Dominican Republic: Seventh-day Adventist school participate in march to promote the Bible


Hundreds of young people who attend one of the largest Seventh-day Adventist schools in Santo Domingo participated recently in a march promoting Bible reading. They took to the streets of the capital shouting “Read the Bible” and holding banners.

This type of activity looks to confirm our identity, and to foster a sense of belonging to the students who study in our schools and attend our churches,” said Pastor Silvestre Gonzalez, executive secretary and communication director for the church in the Dominican Republic.

The more than 600 students and teachers from Metropolitan Adventist School were joined by church leaders in the three-hour march that led them down several streets in the city. While a band played, the students shouted and passed out flyers and Bibles to onlookers.

This march demonstrated the Christian values held high, showing that our school is based on the philosophy of the Bible,” said Rosanny Scarfullery Sosa, principal of the Seventh-day Adventist school. “Students worked hard, creating banners and posters and illustrations with their own hands and proclaimed with dignity that the Bible is the Word of God.”

This march was one among many marches, Bible marathons and activities held throughout the month of September on the island, according to Gonzalez.

“All Seventh-day Adventist schools and over 500 churches took part in promoting the Bible in public parks and in their churches and classrooms,” he added. Students also carried the church’s replica of the large and unique Traveling Bible, a special Bible written in 66 languages which toured the globe over a period of two years.

“How is it that a school sends out its students to the streets to promote the Bible,” Maria Rosa, said in astonishment as she stepped out of her vehicle when she saw the march. “If all of our schools did that, our country would change for the better.”

Luis, a student from the school, said he was glad to be participating in the march.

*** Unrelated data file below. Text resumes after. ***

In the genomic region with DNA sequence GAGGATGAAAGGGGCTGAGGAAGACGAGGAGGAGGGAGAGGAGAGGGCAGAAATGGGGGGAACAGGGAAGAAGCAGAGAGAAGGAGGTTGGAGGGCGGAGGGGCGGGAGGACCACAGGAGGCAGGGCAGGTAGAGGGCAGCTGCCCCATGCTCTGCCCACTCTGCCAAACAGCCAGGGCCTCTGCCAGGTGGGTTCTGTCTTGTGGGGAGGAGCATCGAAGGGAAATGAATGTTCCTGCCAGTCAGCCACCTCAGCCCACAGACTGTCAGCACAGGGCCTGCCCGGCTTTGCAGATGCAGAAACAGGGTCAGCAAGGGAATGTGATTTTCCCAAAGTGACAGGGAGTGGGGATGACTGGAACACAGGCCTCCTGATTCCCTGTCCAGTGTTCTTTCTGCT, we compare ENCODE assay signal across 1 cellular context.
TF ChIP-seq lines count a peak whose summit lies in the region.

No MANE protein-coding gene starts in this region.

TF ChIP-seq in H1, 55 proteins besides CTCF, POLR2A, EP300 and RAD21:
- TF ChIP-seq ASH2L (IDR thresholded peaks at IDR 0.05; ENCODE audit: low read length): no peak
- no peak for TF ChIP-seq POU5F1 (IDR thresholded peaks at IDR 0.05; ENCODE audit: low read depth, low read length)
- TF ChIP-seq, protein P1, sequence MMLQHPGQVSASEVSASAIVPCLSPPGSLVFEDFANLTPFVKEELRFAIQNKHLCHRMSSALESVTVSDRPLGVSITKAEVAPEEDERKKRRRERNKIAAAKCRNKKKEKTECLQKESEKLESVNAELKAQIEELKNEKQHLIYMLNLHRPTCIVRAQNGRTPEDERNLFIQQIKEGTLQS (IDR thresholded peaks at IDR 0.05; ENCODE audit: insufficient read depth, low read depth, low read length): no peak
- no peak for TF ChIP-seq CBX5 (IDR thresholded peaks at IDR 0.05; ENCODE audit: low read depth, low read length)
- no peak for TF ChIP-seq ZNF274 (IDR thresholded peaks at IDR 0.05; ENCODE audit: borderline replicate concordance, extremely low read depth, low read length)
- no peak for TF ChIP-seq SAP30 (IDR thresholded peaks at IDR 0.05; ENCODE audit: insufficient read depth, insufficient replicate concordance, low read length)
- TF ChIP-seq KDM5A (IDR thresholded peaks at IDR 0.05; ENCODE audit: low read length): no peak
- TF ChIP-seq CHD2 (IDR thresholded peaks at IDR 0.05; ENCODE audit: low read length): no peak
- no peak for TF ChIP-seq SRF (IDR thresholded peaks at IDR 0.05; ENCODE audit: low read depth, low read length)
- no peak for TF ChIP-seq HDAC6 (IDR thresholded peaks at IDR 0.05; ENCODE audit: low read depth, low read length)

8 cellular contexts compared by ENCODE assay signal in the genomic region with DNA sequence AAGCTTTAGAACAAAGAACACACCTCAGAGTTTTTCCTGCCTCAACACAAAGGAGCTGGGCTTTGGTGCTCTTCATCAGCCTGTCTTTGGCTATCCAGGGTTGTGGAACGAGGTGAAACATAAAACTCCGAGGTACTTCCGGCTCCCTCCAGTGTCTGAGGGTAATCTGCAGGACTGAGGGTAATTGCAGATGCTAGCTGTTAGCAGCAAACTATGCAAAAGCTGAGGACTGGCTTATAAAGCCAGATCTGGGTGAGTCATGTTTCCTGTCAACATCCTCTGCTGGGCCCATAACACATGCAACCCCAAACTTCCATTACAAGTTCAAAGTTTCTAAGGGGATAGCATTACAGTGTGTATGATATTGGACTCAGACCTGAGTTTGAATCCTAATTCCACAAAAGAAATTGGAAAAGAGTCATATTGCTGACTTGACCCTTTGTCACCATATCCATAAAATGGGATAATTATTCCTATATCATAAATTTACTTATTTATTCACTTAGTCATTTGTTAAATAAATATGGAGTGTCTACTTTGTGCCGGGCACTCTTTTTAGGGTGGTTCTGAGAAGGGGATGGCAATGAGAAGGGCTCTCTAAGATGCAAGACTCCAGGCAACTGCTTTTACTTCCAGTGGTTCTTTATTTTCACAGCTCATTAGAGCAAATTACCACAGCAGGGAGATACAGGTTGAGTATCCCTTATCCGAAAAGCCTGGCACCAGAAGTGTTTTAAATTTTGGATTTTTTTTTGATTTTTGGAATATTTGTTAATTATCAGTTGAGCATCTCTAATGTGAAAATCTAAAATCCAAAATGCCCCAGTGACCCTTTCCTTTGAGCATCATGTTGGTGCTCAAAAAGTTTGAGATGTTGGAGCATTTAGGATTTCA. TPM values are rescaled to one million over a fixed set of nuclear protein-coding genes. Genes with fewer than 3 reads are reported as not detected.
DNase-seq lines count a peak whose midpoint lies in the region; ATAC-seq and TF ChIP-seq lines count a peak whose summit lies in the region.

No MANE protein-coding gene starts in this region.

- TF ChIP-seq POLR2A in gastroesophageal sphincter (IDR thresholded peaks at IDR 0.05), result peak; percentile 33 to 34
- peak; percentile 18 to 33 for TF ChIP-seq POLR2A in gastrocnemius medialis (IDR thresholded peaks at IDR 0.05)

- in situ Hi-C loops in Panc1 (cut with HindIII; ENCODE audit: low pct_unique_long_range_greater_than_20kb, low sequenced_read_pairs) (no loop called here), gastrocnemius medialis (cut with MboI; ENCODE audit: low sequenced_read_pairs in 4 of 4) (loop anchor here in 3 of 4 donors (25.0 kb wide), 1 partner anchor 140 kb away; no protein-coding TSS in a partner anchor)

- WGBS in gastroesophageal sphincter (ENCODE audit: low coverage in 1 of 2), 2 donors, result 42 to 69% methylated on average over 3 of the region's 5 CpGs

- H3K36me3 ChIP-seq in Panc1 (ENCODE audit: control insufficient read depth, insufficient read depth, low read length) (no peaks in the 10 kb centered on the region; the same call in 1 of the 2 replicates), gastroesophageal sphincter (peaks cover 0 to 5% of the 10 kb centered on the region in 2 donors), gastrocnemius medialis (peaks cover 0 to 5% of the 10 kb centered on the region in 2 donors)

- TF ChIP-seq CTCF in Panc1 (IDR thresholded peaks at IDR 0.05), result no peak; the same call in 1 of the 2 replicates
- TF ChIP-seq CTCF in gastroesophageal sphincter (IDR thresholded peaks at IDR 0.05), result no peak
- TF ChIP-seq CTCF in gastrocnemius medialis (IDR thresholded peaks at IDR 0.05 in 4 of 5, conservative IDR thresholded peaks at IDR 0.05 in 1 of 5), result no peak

“I am not a Seventh-day Adventist yet, but I’m very proud to be in a school where God is placed number one,” he said.

According to Gonzalez, the Dominican Republic is the first country in the world to celebrate a National Bible Day, instituted by the government through its 204-84 law established Sep. 27, 1984.

Every September the Seventh-day Adventist Church joins the Dominican Republic’s Bible Society to promote the Bible through Bible reading and writing marathons in parks schools and churches.

“The best publicity that an Adventist school can do is to show its community the distinctive characteristic of the Adventist education,” Gonzalez said. “The Bible claims a dominant place in our schools and we have to proclaim it. The smiling faces of the children and young people accompanied with musical bands and creative banners impress even the most insensitive of hearts.”

The Seventh-day Adventist Church in the Dominican Republic has over 230,000 church members worshiping in 1,100 churches and congregations. It also operates a hospital, a university, nine radio stations. Over 20,000 students attend its 96 primary and secondary schools

Una respuesta

  1. Apreciados hnos:
    Espero el bosquejo de la leccion en power point,
    que no se les vaya a pasar.
    Nos hace mucha falta.
    Muchisimas gracias.
    Un fuerte abrazo
    Joaquin

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